After twenty-three hours of flying I land in a city that is so different from anything I have ever known. I am immediately overwhelmed by the sights, smells, language I cannot understand, and the intense heat. I find myself in a hotel room after stumbling around a language barrier to get to the right place, and physically feel the exhaustion, confusion, and questioning hit me. What am I even doing here, and for so long? Why did I feel the need to leave a perfectly good life back home, surrounded by friends and family who love me more than anything, who make me laugh and know me to the core and are always, always there for me?
I miss my friends so much. I miss my family. I miss my dog. I miss quiet mornings with a mug of hot coffee and sunlight dripping through trees leaves to warm my cheeks and shoulders. I miss the beautiful, simple things and wonderful people that filled my days.
Here I am living something completely different for a while. I worked so hard to make this opportunity for myself, to make this longtime dream of mine come true. And yet there are moments when I want to give it up and return to everyone and everything I love.
It has been much harder than I anticipated in so many ways, but I also know it will be an experience I will never forget. I have made new friends who are coming to visit me in my new town this weekend; I have succeeded in overcoming the language barrier to make a tentative friendship with the woman who owns my favorite lunch place; I have hiked up a mountain with thousands of other people, alongside monks, arriving at the top hours later in the darkness to see a temple of gold; I have been given perspective and courage and confidence.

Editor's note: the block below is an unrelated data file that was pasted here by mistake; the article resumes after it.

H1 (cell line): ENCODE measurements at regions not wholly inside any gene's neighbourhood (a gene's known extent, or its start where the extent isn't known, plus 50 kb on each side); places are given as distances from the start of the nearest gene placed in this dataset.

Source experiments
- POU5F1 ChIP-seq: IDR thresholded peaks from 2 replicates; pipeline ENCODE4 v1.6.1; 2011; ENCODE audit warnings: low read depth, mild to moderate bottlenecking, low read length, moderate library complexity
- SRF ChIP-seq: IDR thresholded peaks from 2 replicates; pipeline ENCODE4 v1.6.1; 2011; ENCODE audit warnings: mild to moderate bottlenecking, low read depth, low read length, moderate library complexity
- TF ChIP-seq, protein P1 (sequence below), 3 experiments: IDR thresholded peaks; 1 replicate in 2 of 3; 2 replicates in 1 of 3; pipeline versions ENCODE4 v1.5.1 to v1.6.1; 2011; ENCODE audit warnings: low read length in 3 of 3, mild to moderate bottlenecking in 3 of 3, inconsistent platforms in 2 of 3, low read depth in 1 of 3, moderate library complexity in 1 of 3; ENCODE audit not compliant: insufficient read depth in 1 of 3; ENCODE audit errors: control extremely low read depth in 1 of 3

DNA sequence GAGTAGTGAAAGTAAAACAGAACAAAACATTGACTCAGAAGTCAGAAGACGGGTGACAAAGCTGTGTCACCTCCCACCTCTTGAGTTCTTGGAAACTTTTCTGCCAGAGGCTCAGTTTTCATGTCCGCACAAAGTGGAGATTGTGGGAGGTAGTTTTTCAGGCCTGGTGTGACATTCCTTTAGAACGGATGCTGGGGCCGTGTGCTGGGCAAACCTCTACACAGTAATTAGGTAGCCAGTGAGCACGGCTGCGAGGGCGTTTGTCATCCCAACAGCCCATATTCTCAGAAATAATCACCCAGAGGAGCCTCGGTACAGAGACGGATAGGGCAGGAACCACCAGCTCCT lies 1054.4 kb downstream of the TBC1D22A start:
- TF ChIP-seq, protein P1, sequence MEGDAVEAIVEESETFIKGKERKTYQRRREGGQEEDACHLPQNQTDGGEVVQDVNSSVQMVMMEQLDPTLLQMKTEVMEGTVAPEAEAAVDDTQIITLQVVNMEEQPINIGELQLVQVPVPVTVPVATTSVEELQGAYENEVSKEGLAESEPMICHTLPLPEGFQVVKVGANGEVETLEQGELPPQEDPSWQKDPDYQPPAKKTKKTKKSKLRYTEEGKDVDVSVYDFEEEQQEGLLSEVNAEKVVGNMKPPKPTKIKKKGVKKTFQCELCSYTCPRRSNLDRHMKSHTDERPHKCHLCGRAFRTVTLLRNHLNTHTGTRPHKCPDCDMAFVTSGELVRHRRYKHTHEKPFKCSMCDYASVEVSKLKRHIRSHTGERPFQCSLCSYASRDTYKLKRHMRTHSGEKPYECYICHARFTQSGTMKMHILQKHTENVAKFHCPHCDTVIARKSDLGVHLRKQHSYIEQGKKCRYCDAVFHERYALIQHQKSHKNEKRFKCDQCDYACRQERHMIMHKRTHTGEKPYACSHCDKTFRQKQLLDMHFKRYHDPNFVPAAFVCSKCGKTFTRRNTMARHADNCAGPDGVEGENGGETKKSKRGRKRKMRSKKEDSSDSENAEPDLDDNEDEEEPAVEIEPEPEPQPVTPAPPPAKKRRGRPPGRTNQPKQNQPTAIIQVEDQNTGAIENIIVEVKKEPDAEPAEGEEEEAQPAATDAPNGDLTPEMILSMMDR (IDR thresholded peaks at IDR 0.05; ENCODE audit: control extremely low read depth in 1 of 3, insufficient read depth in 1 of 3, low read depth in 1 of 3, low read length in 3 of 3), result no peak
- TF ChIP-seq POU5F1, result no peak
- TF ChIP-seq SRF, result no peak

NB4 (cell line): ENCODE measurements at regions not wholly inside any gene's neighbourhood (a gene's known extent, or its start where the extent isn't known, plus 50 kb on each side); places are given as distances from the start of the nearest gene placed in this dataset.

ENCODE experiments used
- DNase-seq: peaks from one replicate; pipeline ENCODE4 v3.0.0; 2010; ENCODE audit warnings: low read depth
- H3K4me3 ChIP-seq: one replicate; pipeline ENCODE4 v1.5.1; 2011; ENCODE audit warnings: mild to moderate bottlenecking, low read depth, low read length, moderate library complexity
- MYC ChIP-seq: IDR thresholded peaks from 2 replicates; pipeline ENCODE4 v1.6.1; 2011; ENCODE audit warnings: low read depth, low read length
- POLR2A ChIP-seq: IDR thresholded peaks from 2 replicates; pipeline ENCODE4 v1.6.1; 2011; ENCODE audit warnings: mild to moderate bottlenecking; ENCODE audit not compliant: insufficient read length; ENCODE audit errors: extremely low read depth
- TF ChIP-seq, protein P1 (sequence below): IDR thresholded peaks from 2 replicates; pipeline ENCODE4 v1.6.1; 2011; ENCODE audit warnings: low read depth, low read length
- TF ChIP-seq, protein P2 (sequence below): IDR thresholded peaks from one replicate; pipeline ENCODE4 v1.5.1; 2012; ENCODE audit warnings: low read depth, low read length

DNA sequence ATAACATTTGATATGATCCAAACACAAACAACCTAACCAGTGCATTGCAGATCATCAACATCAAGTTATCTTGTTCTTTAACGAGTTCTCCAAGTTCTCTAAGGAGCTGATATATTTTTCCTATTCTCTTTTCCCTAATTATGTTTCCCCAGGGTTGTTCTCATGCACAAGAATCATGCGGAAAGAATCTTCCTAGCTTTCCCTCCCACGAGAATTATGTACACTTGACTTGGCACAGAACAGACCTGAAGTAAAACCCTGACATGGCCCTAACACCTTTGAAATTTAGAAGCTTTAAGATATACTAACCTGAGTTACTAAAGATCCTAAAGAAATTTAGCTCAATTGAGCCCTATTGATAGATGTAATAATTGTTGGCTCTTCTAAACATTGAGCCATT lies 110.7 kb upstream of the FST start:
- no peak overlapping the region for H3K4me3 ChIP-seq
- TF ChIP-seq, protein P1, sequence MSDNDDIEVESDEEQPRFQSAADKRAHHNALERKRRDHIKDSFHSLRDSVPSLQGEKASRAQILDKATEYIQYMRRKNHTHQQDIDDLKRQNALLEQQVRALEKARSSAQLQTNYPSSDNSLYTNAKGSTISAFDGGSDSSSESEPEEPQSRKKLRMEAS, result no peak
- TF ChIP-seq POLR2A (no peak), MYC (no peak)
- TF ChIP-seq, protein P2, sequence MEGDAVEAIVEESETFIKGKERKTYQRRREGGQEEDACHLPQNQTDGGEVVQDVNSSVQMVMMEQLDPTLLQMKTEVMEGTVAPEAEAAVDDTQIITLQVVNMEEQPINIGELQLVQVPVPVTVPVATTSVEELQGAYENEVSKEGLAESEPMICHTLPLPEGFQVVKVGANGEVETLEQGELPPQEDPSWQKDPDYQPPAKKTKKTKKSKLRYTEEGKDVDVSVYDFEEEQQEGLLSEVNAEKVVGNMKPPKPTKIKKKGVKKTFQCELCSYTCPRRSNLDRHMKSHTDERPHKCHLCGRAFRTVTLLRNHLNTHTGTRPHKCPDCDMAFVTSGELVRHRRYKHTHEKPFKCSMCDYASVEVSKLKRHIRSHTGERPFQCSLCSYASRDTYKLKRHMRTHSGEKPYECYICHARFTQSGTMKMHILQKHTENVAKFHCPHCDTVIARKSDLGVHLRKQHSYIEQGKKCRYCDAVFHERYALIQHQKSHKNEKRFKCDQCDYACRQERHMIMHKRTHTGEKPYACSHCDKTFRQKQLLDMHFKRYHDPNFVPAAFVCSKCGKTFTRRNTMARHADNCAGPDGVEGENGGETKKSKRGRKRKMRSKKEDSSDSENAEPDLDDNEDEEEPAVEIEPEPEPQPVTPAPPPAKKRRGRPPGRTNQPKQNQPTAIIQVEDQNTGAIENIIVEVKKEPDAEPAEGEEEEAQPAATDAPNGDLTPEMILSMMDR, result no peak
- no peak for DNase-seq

I realize now, with a wholly new kind of appreciation, how fortunate I am to have a place that feels like home to me and people who make it so difficult to leave. That kind of tether is underrated in today’s jet-setting society. Everyone talks of leaving; someone tells me how many places they’ve been, the cities and countries and states, and now I hear, at the same time, how many places they’ve left. They say that not leaving means you’re just afraid, but I don’t know. Maybe. But part of it could be that it is so beautiful to stay sometimes. It’s all about leaving nowadays – people ask you where you’ve been, how many places, how many times have you uprooted your life to partake in the adventures that can only be found by jetting off to unknown worlds. It’s a good thing, mostly, this new trend. And yet, ask me where I’ve stayed, and I can give you a better picture of me than when I tell you the places I’ve been. In the place I call home, herons glide overhead, land in the glistening lake as the first rays of sun show themselves and everything starts to come alive. Lilac bushes are in bloom, big and purple and blue and beautiful, and their sweet smell floats in the air. I watch painted clouds move across the sky, changing shape in billowing spirals. The black kitten with the mangled tail comes up to rub across my legs, purrs when I scratch his head. I have hot, bitter coffee in a little restaurant where they decorate for every holiday, legs tucked up on the leather of the booth, a friend across from me and window beside me.
What I’m saying is that there is beauty in every decision, every lifestyle, every place. Don’t forget to notice the things all around you, because one day you may ache for the quiet mornings, for a soft breeze on your face as birds circle lazily in the sky, for a familiar face that knows you and what you need, for a place that feels like home. And in the same breath, I want to tell you that you can make a home for yourself anywhere in this world. There are kind people, lifelong friends you haven’t yet met, safety and comfort and adventure and goodness in all corners of the world. I’m trying to curate a home here in this place for myself, and I am holding on to that hope.